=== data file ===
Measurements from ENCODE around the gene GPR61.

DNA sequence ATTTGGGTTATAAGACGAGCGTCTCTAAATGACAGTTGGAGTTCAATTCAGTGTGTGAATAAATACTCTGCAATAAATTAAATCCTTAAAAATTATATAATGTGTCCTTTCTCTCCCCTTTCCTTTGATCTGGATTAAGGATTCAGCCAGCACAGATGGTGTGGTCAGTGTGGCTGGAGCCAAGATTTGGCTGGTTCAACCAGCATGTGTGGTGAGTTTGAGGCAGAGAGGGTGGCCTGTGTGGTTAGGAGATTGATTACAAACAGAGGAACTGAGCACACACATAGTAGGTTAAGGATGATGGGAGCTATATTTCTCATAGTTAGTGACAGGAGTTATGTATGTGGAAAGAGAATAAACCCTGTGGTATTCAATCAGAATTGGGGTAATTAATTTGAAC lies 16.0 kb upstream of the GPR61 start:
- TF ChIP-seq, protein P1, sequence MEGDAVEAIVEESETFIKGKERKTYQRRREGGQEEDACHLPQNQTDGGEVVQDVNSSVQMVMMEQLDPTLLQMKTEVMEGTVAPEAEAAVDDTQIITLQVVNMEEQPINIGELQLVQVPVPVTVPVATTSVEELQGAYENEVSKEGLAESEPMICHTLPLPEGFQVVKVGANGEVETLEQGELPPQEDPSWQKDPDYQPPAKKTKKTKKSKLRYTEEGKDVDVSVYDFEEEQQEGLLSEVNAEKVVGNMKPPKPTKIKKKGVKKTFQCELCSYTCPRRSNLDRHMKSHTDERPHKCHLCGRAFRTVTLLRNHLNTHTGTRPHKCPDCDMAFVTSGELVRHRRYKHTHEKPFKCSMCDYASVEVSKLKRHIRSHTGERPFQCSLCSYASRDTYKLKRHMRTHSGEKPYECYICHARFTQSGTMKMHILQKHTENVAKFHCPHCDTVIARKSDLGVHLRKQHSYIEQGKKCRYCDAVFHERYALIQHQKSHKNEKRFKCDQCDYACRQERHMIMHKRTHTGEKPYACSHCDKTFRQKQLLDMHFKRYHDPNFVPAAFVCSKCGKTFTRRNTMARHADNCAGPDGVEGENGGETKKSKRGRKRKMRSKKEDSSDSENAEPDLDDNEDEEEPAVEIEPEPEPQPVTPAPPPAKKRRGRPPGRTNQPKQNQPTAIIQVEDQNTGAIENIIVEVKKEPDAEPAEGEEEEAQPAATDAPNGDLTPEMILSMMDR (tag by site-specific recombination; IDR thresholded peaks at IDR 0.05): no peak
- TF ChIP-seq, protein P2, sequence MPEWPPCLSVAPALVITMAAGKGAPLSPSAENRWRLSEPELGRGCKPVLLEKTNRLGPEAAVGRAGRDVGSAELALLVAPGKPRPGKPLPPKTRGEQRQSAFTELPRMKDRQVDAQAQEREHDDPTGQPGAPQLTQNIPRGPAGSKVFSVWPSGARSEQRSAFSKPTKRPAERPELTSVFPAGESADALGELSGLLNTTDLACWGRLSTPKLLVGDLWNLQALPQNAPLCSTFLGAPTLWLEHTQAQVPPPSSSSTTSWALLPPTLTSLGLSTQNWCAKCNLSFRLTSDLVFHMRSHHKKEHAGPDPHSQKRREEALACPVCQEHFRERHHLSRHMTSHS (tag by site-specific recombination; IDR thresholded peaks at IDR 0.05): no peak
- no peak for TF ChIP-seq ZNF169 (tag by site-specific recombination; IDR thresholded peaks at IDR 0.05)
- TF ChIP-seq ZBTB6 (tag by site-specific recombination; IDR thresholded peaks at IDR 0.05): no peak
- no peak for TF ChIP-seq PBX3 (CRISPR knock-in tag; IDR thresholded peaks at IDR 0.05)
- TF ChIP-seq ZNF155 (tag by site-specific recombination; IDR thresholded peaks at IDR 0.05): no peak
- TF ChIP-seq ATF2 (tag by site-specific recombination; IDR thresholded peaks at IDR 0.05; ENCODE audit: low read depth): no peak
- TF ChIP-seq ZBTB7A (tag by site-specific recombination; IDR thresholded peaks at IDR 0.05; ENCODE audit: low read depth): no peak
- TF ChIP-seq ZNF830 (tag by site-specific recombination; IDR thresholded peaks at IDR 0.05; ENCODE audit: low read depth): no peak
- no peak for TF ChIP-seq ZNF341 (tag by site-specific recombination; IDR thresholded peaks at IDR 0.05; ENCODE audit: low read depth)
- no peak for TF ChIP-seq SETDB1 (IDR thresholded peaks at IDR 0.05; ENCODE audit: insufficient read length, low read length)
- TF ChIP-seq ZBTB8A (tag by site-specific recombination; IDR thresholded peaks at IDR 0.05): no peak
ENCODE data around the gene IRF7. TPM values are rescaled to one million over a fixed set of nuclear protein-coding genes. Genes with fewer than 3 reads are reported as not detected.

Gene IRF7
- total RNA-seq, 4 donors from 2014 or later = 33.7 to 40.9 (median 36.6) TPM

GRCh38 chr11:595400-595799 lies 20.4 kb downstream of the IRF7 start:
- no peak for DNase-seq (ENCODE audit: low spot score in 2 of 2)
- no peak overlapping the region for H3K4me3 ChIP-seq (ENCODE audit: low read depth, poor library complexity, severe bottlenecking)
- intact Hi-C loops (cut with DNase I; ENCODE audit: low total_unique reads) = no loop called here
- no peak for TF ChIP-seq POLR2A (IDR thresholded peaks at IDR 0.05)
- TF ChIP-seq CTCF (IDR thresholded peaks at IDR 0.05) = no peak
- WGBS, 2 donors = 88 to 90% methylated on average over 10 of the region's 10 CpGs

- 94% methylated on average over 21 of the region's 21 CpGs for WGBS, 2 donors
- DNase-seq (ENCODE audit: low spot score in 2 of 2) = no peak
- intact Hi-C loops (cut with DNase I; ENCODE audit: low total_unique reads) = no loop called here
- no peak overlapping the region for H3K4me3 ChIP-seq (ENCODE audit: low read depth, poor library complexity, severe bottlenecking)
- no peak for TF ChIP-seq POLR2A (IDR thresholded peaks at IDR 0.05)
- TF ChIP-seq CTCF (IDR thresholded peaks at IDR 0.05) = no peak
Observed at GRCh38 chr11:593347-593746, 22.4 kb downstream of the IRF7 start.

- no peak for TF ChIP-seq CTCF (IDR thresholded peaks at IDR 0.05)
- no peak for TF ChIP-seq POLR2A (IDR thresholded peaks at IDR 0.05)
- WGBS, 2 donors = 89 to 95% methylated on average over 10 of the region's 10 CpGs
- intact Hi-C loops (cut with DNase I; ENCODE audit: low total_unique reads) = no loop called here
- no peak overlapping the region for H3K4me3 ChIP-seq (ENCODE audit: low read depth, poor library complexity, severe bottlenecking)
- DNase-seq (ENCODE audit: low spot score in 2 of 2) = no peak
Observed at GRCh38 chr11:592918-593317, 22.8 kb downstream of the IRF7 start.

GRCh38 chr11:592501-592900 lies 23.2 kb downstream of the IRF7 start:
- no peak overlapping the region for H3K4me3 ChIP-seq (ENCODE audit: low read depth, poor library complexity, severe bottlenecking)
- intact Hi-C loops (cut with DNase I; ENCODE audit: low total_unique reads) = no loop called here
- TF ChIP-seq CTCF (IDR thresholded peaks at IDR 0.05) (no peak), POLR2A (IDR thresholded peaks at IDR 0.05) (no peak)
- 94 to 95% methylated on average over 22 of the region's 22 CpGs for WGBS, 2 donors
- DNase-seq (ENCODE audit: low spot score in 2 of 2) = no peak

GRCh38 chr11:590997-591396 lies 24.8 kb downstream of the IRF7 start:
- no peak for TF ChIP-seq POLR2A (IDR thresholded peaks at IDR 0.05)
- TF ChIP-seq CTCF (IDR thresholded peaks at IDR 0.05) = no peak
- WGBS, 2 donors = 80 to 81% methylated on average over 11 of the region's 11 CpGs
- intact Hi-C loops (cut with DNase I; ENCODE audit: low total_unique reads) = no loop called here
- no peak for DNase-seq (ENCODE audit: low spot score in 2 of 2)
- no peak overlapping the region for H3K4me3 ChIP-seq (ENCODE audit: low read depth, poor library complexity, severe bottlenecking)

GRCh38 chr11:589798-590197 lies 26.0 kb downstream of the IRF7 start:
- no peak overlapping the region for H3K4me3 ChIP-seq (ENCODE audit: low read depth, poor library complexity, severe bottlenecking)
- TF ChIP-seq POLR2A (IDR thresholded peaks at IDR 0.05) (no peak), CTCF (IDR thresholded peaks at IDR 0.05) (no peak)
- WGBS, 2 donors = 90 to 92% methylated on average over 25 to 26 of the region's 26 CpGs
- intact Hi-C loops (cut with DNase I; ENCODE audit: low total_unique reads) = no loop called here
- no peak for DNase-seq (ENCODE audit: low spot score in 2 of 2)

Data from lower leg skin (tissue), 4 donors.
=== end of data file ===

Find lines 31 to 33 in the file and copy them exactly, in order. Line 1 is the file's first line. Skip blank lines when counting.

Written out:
Observed at GRCh38 chr11:593347-593746, 22.4 kb downstream of the IRF7 start.

- no peak for TF ChIP-seq CTCF (IDR thresholded peaks at IDR 0.05)
- no peak for TF ChIP-seq POLR2A (IDR thresholded peaks at IDR 0.05)